I will not make any excuses. This film appeals to the religious fan boys who have been following the Underworld series since 2003, where Kate Beckinsale burst onto the screen in her now iconic tight black leather as a vampire Death Dealer firing her automatic handguns on all cylinders in what would define to be the aged old folklore of Vampires versus Lycans/Volves way before Twilight came to give a teenage saccharine romance in place of hardcore action. It gave rise to a sequel before going backwards to an origin film with the third installment minus Beckinsale's Seline, who was sorely missed.
Picking up after a quick recap of the first two films, we learn that the constant overt bickering between the Vampires and Lycans have gained the attention of the humans who naturally start a genocide to exterminate these horror film staples through fire and silver bullets. Selene and Michael (a stand-in for Scott Speedman who refused to reprise his role as the powerful hybrid) soon find themselves trapped, and for 12 years are housed in a research corporation facility known as Antigen that's experimenting on them to seek a cure for any known infection of humans either way, although head scientist Dr Jacob Lane (Stephen Rhea) harbours a more sinister intention beneath his fuddy duddy looks and demeanour.
Soon Selene gets broken out from her cryogenic state thanks to Subject 2 / Eve (India Eisley) her hybrid daughter conceived in Evolution, and they find themselves running from Lycan enemies and being rejects of the Vampire race given Selene's bad reputation of betraying and slaying her own kind in the earlier films. Mother and daughter soon get separated again and Selene gains allies in the form of David (Theo James) a fellow vampire and a human cop Sebastian (Michael Ealy) to get her daughter back, and continue in their search for Michael so that this dysfunctional, hybrid family can reunite once again.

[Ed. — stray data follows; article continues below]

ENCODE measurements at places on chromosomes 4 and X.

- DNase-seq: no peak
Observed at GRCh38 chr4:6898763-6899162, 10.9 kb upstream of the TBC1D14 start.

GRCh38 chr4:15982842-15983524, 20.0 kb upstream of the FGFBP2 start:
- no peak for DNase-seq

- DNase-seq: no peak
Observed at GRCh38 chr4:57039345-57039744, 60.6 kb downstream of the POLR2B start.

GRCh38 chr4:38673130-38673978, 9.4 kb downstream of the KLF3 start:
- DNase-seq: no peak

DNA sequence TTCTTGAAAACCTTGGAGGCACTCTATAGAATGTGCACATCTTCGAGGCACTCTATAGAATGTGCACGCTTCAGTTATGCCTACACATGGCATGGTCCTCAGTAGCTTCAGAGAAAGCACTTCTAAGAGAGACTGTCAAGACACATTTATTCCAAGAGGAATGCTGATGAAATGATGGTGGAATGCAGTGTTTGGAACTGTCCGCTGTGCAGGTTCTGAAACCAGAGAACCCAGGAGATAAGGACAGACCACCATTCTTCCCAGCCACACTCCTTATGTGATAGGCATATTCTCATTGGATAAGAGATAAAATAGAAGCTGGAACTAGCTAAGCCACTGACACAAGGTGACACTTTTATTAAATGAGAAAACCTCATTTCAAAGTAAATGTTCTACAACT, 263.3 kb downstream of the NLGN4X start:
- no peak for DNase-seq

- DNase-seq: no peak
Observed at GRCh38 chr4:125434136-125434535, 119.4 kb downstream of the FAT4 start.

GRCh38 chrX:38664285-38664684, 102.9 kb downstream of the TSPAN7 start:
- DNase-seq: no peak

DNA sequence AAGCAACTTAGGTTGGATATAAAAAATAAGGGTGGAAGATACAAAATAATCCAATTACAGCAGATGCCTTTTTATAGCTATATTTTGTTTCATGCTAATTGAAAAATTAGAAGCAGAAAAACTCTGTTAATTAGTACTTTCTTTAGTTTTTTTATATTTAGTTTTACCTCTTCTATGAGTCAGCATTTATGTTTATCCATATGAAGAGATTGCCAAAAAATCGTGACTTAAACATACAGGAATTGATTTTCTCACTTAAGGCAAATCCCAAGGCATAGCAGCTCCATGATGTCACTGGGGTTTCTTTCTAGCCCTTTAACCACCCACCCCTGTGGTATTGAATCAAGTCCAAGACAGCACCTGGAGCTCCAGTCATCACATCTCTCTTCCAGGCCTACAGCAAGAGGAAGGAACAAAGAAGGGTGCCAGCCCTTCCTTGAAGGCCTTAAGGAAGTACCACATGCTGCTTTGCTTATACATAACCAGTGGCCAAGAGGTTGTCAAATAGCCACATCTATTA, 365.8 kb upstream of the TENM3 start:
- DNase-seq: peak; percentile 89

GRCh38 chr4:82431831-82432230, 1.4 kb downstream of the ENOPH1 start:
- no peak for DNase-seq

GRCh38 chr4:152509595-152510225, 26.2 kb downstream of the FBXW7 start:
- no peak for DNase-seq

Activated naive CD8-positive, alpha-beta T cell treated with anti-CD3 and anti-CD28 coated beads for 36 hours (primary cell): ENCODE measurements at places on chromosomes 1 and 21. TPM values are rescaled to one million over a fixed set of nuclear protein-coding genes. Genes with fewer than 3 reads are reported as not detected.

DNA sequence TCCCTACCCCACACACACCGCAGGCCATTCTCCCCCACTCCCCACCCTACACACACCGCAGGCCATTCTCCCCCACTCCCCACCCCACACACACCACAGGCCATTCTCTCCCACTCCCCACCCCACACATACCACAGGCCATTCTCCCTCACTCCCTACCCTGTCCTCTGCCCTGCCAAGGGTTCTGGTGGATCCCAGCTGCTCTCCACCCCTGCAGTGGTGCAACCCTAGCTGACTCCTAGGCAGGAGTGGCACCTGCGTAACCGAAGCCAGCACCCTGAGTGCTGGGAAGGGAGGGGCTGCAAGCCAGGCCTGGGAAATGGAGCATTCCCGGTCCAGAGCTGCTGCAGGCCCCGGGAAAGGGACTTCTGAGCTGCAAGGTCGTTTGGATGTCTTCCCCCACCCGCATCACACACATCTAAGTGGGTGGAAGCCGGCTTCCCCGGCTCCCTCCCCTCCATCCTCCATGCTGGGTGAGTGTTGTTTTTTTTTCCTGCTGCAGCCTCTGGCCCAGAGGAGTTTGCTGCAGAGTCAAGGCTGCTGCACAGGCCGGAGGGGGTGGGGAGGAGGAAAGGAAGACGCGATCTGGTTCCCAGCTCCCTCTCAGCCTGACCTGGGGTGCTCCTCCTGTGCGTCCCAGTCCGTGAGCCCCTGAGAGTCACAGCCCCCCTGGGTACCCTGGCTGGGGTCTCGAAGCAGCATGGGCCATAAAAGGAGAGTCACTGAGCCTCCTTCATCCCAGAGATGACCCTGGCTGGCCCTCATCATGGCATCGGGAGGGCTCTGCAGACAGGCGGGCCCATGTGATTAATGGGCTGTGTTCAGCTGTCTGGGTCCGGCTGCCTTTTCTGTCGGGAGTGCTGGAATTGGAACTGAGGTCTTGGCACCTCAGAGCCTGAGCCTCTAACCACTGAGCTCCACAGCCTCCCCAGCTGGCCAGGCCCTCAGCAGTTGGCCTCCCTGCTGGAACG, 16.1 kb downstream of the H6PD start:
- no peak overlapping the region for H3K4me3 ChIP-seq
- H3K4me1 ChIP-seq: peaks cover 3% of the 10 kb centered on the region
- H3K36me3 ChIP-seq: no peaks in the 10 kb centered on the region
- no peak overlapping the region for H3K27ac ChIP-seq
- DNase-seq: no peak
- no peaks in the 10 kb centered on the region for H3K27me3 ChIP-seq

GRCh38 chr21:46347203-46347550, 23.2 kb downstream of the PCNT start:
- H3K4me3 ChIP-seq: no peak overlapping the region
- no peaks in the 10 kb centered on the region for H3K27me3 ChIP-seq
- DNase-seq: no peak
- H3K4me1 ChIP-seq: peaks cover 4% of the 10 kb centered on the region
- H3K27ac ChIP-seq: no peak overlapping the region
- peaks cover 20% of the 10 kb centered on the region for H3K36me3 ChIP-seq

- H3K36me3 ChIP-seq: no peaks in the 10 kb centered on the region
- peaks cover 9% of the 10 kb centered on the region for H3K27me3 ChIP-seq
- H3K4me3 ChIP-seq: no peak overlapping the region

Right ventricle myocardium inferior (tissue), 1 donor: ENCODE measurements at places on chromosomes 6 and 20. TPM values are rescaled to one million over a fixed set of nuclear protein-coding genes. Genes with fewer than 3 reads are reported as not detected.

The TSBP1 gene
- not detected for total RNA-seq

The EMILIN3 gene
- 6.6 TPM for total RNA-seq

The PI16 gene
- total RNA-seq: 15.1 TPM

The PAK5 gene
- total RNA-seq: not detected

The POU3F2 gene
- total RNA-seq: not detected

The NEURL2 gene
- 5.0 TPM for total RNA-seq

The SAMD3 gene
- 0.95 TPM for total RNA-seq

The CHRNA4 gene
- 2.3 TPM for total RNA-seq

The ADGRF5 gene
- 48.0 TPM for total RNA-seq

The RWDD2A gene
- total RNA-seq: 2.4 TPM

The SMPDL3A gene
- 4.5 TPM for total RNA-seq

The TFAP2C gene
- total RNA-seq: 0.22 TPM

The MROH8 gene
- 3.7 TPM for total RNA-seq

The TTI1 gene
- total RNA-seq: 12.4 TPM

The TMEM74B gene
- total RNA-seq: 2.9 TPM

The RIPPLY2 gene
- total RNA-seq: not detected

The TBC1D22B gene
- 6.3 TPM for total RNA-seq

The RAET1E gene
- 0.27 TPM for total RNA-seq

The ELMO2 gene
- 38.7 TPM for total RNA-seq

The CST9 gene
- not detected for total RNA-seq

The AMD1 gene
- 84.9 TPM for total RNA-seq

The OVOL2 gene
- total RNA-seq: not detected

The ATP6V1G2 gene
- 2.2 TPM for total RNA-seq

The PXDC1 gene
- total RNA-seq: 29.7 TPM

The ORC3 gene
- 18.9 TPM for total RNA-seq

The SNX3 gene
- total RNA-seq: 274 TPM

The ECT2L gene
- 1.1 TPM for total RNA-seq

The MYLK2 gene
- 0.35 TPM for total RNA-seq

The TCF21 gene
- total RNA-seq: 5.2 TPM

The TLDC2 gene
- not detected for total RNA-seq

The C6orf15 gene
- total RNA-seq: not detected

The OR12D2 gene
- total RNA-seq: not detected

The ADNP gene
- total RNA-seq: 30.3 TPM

I suppose you can guess by now the story's really flimsy, and being nothing more than perfunctory to allow a series of action sequences to be strung together, and compensate for what's been missing in the previous film - Kate Beckinsale's icy cool Selene, now being a lot more powerful since her transformation in Evolution. It's still pretty amazing to imagine how Beckinsale can breathe in all that skin tight leather, and deliver her fair share of slinky action poses and moves without her heart skipping a beat. It's a lot more grittier in directors Mans Marlind and Bjorn Stein's version of the world and the fair share of gory violence shows the extent of just what's required to dispatch powerful enemies, given the one-sidedness with very weak vampires, and much stronger and meaner Lycans no thanks to an experimental serum extracted from Subject 2 / Eve.
And the action doesn't disappoint, especially for moments geared to exploit 3D since it was shot using the RED EPIC cameras in 3D. It's a lot more varied through the use of automatic weapons, silver blades, silver nitrate fragmentation units, and good 'ol fangs to puncture the neck, and even so, the new Lycans prove to be too much of a handful for one all-powerful Death Dealer. But some aspects could have been dealt with in a better way, with the Super Lycans being nothing more than double their size and strength, though worse would be Eve's transformation that looked a little bit like Linda Blair from The Exorcist having an Incredible Hulk moment.
The earlier Underworld films with Selene as chief protagonist had a lot more going in its story than this installment, given the references and thicker conspiracies hidden in the sins of the fathers, which ultimately had been resolved in the third film being the prequel and origin. This one doesn't have that need to flashback or reference those any longer, which may also explain a shorter run time, and the feeling of a chunk of missing storyline that had been staple in the earlier movies contributing to that empty feeling. It tried to parallel the relations of parent-child in Selene-Eve, Thomas (Charles Dance)-David and Jacob-Quint (Kris Holden-Ried), but these attempts were never fully explored, otherwise it would have provided some form of an emotional anchor or deepen the character sets a little bit more.
Just how this film can progress from here is anyone's guess, although like Superman 2 / Superman Returns, it comes with an extra baggage in the form of Eve and her near invulnerability and powers par none, together with Selene may make the proceedings a little bit stale and boring. But until that happens, the Underworld franchise should have legs similar to the Resident Evil franchise which is also due for another outing this year - films that cater to fan boys, not too much depth in its stories, with superbly crafted action and headlined by a sexy actress kicking a lot of ass in style. It has the sporadic sprinkling of brilliance, but otherwise a relatively bland affair if not for its charismatic lead.